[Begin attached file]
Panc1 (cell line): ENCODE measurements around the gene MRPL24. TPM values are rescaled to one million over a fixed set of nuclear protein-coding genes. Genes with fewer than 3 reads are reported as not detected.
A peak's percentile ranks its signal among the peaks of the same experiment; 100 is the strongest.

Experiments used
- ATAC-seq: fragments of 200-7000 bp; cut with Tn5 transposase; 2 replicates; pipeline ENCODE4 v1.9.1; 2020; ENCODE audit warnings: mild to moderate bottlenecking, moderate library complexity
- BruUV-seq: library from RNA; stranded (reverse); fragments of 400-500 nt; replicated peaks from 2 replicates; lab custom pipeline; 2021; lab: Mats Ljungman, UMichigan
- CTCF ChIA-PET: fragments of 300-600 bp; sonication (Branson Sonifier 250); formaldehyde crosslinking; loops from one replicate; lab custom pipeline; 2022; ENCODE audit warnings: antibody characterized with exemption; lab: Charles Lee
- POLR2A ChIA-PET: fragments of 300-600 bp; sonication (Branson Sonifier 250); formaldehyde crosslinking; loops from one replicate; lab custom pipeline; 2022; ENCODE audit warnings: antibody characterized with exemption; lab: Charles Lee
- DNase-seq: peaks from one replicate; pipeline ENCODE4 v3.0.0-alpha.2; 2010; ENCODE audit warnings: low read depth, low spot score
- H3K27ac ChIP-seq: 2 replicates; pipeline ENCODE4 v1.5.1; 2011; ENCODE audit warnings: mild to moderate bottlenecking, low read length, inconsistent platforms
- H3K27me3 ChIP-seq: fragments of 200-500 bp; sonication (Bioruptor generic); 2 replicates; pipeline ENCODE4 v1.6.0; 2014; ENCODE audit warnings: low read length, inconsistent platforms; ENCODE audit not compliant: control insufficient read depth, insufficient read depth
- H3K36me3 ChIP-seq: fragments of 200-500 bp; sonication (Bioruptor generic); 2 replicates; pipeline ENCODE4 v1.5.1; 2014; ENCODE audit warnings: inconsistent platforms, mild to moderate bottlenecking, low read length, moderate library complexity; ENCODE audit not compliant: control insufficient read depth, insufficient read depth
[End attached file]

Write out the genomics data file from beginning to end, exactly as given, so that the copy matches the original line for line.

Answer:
Panc1 (cell line): ENCODE measurements around the gene MRPL24. TPM values are rescaled to one million over a fixed set of nuclear protein-coding genes. Genes with fewer than 3 reads are reported as not detected.
A peak's percentile ranks its signal among the peaks of the same experiment; 100 is the strongest.

Experiments used
- ATAC-seq: fragments of 200-7000 bp; cut with Tn5 transposase; 2 replicates; pipeline ENCODE4 v1.9.1; 2020; ENCODE audit warnings: mild to moderate bottlenecking, moderate library complexity
- BruUV-seq: library from RNA; stranded (reverse); fragments of 400-500 nt; replicated peaks from 2 replicates; lab custom pipeline; 2021; lab: Mats Ljungman, UMichigan
- CTCF ChIA-PET: fragments of 300-600 bp; sonication (Branson Sonifier 250); formaldehyde crosslinking; loops from one replicate; lab custom pipeline; 2022; ENCODE audit warnings: antibody characterized with exemption; lab: Charles Lee
- POLR2A ChIA-PET: fragments of 300-600 bp; sonication (Branson Sonifier 250); formaldehyde crosslinking; loops from one replicate; lab custom pipeline; 2022; ENCODE audit warnings: antibody characterized with exemption; lab: Charles Lee
- DNase-seq: peaks from one replicate; pipeline ENCODE4 v3.0.0-alpha.2; 2010; ENCODE audit warnings: low read depth, low spot score
- H3K27ac ChIP-seq: 2 replicates; pipeline ENCODE4 v1.5.1; 2011; ENCODE audit warnings: mild to moderate bottlenecking, low read length, inconsistent platforms
- H3K27me3 ChIP-seq: fragments of 200-500 bp; sonication (Bioruptor generic); 2 replicates; pipeline ENCODE4 v1.6.0; 2014; ENCODE audit warnings: low read length, inconsistent platforms; ENCODE audit not compliant: control insufficient read depth, insufficient read depth
- H3K36me3 ChIP-seq: fragments of 200-500 bp; sonication (Bioruptor generic); 2 replicates; pipeline ENCODE4 v1.5.1; 2014; ENCODE audit warnings: inconsistent platforms, mild to moderate bottlenecking, low read length, moderate library complexity; ENCODE audit not compliant: control insufficient read depth, insufficient read depth